David Ogilvy, member, Advertising Hall of Fame

In the advertising business, a good idea can inspire a great commercial. But a good insight can fuel a thousand ideas, a thousand commercials. Phil Dusenberry, member, Advertising Hall of Fame

Our job is to simplify, to tear away the unrelated, to pluck out the weeds that are smothering the product message. William Bernbach, member, Advertising Hall of Fame

You can’t use up creativity. The more you use, the more you have.       Maya Angelou

The heart of creativity is discipline. William Bernbach, member, Advertising Hall of Fame

If you are writing about baloney, don’t try to make it Cornish hen because that is the worst kind of baloney there is. Just make it darned good baloney. Leo Burnett, member, Advertising Hall of Fame

Fun without sell gets nowhere, but sell without fun tends to become obnoxious. Leo Burnett, member, Advertising Hall of Fame

Yes, I sell people things they don’t need. I can’t, however, sell them something they don’t want. Even with advertising. Even if I were of a mind to. John E. O’Toole, member, Advertising Hall of Fame

Big ideas are so hard to recognize, so fragile, so easy to kill. Don’t forget that, all of you who don’t have them. John Elliott, Jr., member, Advertising Hall of Famered-quotation-marks-vector-online-royalty-free-picture-435958

There is no material with which human beings work which has so much potential energy as words. Ernest Elmo Calkins, member, Advertising Hall of Fame

 

 

Now, paraphrasing Seth Godin, Go Raise A Ruckus!

Creativity in the Corporate Ivory Tower? Sheesh, surely you jest?!

This is not a whodunit, nor is it a Perry Mason murder mystery about the Case of the Kangaroo Court. What it is, however, is the Business Case for Creativity.

An excerpt from a review of the book itself reveals, “Debate in the advertising and marketing industries has raged for decades: does creativity make advertising more effective? Or is it just the folly of creative people looking to win their next award?

“The arguments of both advocates and cynics have until recently been based on conjecture and anecdotal evidence. James Hurman’s seminal creative effectiveness book The Case for Creativity brings the debate to a conclusion with three decades of international research into the link between creativity and business results.”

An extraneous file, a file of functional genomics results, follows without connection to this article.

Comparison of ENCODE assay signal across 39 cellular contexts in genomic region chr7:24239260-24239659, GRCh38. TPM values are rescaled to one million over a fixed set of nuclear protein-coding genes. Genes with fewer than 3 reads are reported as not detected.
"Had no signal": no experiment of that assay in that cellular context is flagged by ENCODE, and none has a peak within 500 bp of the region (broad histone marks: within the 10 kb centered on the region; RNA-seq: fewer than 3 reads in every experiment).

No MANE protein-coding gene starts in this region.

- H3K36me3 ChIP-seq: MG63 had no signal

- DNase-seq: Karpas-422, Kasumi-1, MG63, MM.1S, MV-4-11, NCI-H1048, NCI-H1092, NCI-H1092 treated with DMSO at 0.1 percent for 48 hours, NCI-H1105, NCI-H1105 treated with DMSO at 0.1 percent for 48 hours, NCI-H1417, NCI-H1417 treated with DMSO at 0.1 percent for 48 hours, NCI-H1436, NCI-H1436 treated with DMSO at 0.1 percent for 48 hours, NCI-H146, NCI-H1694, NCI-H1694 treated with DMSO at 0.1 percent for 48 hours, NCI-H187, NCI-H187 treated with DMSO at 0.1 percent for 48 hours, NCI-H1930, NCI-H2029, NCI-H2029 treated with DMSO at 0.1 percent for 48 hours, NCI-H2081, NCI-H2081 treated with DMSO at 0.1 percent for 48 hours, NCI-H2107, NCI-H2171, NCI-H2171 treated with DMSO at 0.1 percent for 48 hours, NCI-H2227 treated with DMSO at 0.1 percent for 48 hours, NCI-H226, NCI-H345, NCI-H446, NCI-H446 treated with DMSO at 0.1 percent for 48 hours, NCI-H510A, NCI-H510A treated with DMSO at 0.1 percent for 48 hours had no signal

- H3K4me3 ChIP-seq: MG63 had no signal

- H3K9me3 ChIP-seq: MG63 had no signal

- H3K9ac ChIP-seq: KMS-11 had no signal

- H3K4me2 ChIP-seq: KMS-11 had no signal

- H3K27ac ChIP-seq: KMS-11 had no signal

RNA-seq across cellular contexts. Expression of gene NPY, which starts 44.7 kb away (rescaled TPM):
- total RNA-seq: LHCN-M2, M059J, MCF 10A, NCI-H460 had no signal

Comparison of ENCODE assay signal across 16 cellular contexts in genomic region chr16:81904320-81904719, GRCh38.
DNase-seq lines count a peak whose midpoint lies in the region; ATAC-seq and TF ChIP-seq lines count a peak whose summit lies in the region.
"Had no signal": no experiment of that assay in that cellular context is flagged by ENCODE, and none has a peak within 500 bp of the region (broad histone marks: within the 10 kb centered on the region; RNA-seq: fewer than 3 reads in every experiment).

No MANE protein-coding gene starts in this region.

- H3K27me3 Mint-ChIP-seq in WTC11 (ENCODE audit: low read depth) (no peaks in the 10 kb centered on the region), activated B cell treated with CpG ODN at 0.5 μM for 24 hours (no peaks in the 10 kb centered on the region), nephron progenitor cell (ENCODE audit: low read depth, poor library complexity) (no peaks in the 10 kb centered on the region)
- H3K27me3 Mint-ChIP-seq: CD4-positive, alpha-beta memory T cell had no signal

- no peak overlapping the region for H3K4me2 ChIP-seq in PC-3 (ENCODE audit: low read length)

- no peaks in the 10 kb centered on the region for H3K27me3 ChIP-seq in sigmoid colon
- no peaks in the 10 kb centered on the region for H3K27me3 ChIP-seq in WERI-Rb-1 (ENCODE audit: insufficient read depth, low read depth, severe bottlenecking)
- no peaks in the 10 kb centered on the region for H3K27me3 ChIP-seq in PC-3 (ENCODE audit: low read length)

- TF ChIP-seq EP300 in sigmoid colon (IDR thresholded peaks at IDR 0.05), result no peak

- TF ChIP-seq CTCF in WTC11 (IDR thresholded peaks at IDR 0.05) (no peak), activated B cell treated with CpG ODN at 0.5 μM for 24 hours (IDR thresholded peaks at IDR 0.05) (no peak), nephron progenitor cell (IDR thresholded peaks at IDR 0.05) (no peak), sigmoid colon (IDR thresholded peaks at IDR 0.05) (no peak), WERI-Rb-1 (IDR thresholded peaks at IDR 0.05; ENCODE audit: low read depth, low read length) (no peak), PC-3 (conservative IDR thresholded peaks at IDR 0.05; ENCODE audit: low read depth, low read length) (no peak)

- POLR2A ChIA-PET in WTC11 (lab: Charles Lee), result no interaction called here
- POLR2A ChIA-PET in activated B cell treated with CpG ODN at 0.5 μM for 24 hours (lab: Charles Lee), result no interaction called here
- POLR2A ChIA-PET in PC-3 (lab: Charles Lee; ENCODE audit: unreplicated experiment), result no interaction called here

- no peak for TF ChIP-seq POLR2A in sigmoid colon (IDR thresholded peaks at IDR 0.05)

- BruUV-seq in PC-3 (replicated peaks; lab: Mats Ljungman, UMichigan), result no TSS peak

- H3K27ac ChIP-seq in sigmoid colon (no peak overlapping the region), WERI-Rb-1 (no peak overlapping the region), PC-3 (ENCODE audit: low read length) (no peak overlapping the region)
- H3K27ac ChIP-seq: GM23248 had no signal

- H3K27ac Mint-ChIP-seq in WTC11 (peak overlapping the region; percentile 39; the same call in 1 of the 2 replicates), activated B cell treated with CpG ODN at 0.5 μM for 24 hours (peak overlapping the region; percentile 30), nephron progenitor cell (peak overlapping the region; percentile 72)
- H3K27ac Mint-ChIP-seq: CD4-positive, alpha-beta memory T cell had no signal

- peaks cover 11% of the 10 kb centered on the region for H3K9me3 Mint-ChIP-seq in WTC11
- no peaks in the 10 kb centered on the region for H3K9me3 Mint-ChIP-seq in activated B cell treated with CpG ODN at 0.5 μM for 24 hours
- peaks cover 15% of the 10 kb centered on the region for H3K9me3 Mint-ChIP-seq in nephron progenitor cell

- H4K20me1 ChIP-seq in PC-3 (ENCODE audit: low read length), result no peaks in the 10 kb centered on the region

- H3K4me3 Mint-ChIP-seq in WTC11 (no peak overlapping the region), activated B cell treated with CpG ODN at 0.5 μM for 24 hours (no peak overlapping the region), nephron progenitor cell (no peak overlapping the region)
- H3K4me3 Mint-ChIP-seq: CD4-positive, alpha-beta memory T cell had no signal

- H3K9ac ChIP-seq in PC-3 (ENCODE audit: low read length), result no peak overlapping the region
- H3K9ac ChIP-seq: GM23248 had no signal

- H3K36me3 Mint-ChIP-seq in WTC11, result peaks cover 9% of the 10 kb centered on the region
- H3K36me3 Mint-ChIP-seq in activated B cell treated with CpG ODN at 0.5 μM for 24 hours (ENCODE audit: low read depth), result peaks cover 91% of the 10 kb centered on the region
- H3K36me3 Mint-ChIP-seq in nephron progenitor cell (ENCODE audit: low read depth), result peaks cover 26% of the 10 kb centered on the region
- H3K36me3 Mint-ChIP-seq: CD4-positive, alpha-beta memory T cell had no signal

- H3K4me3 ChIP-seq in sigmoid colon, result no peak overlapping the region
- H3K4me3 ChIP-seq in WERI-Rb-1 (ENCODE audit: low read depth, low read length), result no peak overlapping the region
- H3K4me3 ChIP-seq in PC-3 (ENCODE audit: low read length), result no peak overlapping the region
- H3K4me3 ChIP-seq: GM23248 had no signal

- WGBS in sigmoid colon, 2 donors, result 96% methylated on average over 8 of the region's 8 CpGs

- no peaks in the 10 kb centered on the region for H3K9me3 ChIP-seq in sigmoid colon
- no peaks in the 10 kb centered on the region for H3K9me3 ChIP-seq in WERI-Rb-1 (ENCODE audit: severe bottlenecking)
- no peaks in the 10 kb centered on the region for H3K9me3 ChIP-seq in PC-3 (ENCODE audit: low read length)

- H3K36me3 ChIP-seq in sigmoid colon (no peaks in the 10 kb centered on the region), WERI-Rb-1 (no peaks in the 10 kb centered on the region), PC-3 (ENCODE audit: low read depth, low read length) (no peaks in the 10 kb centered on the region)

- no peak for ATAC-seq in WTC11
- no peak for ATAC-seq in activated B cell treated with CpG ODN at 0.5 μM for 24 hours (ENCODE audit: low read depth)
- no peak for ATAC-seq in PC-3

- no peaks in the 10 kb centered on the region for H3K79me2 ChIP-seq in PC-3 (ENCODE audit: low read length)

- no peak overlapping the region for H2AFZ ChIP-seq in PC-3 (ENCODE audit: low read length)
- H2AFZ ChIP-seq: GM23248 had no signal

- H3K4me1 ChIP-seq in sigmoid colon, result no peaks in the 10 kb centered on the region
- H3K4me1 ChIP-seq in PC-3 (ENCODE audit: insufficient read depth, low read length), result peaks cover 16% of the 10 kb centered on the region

Tom Roach, BBH’s (Bartle-Bogle-Hegarty) effectiveness head, was asked by Thinkbox to present the business case for creativity at their spring event. Inspired by Thinkbox’s own  innovative slide desk, the presentation he gave brought together the best evidence for the value of creativity in marketing communications. Here are excerpts from that presentation along with my own take on the case for creativity.

Case for creaivity

Simply stated, without creativity one has nothing. The beautifully executed creative plan of an advertising campaign can not be overshadowed by something comprised of “just the facts.” The campaign must have charisma, its own personality, to be believable. However, being believable doesn’t necessarily mean playing it safe or conservative.

Take this attitude from Keith Wood of Unilever in his Forward of the book:

Forward-Case for Creativity

That may be the case but the industry still has a ways to go and many more folks need to know. While this may be true, can we say there is a crisis in creativity? If so, how so and what is it?

First, let’s take a step or two back and ask: “What do we mean by creative?”

Well, there’s this . . .

Novel . . .

And this . . .

Good ideas . . .

And this somewhat in-your-face guideline . . .

Make it different . . .

Okay, all good and fruitful definitions and clarifications of what creativity is or entails. As with several key issues in the business world, creativity is complicated, especially when the problem is multifaceted and everyone on the marketing committee has a different viewpoint.

But, is there a crisis in creativity? Well, let’s see.

Trends Wrkg Against

Campaign effectiveness has fallen (UL), Budgets have been falling (UR), Short-termination has been rising (LL), Long-term cases have lost efficiency (LR)

Ad Blocking

Hmmmmm, looking kinda murky, isn’t it? Let’s consider this :

Rising Sea

 

Smart Phones

Autos

Ah, yes, nothing like differentiation in car ads!

 

Case for creaivity

 

Creative Companies

S&P 500

Disruption

Creative Execution

Emotional

Ad Slogans

While the above slides are true, I vote for more thoughtfulness and less cutesyness. In some advertising, the ad could have the audio muted (saying what the ad is about) with just the video or image shown, and most folks wouldn’t be able to tell what product is being promoted. Let’s face it, cars and cologne can be interchangeable. And, I guess, trucks are destined to be driven only in the “out-in-the-middle-of-nowhere” scenarios.

Creativity Brings

I’d like to add at least one more: Intangibles. Sometimes you just don’t know what makes a good ad good. It just works.